Maridee Sandridge shared Cobham Bay, another actual backwater up the James River just inside the mouth of the Chesapeake Bay, as one of her favorite stops on the Great Loop. This quiet oasis of an anchorage is just across the water from historic Williamsburg and Jamestown. Your trip up the river will take you past a graveyard for retired naval vessels, which itself is worth the trip. Chippokes Plantation State Park, home to one of the oldest continually farmed plantations in the country, has a museum, an Antebellum-era mansion and formal gardens to enjoy. Sandridge suggests exploring the Chippokes Creek on the east side of the park. The quiet waterway offers classic Virginia forest with slow water, lilies, birds and moss-covered trees.
Colonial Beach, Virginia
This is the perfect home base for exploring Washington, D.C. About halfway up the Potomac River, you are a stone’s throw from the nation’s capital while still being in a quaint colonial waterfront town. Colonial Beach offers sandy beaches, historical sites (birthplaces of both George Washington and James Monroe), colonial architecture, great food and natural beauty. Loopers Schucker and Wilson suggest staying at The Boathouse Marina—and if you do, make sure to ask to see the historic car collection.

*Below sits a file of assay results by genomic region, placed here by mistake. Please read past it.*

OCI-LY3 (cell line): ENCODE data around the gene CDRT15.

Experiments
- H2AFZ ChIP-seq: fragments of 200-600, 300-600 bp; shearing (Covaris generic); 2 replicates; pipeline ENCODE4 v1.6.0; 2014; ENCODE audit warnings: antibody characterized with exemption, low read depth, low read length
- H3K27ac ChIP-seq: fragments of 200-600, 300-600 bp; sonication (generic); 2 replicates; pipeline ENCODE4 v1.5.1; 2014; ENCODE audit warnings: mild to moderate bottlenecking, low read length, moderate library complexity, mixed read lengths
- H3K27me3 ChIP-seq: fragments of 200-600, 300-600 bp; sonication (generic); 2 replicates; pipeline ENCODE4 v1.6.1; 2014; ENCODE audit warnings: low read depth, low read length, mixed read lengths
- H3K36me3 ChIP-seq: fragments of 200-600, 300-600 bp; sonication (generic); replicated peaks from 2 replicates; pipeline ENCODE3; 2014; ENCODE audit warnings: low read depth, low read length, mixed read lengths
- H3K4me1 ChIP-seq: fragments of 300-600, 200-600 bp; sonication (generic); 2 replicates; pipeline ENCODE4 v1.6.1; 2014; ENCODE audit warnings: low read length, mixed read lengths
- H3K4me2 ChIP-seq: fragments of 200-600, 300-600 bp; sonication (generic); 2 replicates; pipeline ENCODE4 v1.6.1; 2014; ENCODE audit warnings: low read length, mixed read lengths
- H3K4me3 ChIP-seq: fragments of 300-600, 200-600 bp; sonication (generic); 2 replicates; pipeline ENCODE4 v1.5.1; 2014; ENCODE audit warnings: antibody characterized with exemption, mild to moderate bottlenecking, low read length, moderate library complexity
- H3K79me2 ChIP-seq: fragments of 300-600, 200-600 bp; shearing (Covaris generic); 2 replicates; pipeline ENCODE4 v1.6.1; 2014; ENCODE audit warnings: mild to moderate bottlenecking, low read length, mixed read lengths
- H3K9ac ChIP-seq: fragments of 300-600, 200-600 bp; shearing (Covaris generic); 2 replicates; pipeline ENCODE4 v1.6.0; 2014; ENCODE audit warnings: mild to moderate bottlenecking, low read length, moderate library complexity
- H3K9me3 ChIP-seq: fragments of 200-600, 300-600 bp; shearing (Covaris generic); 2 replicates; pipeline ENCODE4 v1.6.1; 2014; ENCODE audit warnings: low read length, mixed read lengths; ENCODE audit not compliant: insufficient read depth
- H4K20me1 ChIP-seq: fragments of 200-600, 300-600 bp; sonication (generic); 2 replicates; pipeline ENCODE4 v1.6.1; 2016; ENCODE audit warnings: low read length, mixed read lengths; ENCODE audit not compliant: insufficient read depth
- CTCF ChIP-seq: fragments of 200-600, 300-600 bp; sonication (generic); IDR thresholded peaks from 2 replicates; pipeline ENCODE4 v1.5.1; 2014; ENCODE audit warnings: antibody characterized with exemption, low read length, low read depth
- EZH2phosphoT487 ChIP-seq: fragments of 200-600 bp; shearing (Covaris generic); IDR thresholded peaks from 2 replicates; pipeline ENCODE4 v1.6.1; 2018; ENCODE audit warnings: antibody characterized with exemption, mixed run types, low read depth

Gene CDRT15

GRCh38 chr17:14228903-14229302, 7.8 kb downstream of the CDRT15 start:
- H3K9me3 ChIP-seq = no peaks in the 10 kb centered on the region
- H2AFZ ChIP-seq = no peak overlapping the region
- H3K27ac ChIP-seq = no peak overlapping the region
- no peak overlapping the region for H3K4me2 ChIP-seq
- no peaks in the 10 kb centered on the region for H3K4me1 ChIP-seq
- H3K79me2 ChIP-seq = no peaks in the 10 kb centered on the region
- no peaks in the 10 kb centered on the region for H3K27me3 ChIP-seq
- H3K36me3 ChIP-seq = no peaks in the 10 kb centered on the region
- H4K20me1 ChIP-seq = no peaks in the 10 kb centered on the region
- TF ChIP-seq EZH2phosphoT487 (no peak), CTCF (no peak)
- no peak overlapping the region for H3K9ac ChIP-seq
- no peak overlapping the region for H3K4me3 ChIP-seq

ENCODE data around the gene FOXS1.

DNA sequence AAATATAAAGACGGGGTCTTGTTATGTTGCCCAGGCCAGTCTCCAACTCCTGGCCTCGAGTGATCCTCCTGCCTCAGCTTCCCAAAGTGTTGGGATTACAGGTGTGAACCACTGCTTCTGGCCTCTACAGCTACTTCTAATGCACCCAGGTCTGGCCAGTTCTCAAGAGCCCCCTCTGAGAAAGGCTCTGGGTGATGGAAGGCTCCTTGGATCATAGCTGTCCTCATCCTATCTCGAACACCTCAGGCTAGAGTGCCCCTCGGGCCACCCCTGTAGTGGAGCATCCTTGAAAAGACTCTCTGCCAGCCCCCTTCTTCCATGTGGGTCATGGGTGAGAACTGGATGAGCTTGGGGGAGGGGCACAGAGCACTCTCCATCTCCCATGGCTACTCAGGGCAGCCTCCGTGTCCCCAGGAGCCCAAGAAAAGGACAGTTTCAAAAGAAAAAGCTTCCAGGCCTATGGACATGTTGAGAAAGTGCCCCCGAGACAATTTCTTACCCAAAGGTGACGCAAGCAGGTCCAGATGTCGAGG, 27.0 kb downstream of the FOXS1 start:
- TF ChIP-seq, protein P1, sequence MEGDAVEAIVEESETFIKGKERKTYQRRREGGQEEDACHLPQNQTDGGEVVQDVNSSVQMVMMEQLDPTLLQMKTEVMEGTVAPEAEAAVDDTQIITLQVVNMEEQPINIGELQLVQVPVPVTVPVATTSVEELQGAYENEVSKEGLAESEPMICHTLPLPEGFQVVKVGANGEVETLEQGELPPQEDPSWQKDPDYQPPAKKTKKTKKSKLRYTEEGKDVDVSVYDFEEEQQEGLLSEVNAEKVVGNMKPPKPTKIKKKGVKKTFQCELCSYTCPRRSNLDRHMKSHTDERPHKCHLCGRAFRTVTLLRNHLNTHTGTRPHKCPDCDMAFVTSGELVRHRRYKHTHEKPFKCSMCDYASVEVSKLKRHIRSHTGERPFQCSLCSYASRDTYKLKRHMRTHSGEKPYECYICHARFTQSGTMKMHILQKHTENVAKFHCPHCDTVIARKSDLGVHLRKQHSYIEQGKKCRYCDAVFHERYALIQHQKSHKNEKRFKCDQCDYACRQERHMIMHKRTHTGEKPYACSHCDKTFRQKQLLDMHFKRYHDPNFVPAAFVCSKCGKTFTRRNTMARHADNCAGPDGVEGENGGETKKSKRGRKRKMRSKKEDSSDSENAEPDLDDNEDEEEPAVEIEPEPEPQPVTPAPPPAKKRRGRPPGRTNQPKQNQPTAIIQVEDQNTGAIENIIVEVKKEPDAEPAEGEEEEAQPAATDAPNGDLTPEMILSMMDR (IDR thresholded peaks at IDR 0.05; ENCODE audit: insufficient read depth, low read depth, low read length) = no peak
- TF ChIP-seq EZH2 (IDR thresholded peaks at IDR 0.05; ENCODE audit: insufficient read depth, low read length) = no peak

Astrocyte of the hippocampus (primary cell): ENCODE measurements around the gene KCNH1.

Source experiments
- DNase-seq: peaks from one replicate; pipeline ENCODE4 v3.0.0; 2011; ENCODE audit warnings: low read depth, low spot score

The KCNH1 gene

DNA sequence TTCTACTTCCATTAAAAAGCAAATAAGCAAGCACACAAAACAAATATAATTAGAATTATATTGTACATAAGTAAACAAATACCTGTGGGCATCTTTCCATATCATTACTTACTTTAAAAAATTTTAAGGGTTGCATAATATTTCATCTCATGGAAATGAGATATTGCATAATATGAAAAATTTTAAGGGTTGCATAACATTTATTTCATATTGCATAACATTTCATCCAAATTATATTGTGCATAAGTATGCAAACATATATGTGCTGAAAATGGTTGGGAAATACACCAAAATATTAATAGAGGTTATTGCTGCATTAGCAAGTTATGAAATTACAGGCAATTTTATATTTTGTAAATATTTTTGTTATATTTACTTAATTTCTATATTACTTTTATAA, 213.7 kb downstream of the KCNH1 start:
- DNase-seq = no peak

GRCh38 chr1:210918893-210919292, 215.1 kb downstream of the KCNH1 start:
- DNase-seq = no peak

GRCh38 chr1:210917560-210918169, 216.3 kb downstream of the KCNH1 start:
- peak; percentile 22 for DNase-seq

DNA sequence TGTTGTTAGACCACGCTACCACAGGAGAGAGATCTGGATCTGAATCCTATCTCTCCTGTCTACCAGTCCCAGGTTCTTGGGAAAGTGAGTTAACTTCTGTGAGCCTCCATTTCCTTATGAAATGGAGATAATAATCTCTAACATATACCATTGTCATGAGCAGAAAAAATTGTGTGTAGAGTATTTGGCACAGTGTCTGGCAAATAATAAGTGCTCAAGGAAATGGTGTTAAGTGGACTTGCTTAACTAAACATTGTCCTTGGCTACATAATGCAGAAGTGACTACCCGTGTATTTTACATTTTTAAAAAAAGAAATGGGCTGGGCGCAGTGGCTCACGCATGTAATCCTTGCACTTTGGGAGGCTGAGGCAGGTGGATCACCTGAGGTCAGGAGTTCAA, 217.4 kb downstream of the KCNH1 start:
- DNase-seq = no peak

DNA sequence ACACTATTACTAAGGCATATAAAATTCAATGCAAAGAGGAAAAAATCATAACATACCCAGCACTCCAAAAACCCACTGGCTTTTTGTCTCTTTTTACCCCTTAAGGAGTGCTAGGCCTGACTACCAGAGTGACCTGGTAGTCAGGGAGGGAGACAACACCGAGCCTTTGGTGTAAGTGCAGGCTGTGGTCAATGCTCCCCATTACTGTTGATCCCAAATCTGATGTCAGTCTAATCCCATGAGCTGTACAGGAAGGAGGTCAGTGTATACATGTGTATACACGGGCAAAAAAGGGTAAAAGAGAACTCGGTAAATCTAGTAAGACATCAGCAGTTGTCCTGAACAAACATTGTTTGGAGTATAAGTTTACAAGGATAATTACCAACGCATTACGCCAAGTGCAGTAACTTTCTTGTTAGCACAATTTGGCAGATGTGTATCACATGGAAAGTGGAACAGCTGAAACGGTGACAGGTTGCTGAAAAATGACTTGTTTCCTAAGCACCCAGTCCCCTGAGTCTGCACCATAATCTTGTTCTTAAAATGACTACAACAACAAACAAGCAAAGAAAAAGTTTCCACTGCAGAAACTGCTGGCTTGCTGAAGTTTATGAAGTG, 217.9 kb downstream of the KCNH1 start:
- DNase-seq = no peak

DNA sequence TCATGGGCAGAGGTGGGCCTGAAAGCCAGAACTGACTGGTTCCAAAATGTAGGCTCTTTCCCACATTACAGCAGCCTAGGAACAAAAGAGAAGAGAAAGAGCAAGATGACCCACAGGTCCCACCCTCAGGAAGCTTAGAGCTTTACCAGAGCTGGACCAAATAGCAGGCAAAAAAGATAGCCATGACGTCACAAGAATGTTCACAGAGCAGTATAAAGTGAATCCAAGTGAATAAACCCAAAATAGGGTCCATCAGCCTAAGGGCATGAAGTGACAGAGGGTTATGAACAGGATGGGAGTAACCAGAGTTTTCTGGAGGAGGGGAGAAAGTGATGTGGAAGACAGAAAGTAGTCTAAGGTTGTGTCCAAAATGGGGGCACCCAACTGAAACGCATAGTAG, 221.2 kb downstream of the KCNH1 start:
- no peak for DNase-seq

Tilghman Island, Maryland
This last gem was recommended by Schucker and Wilson as an ideal place to take in the essence of Chesapeake Bay. It is another destination where you should leave yourself an unstructured departure time to experience it all. The Tilghman Watermen’s Museum is a must-visit where you can learn about the history of the crabbers and watermen as well as their current way of life. Tilghman Island also offers great food, beautiful biking and spectacular views.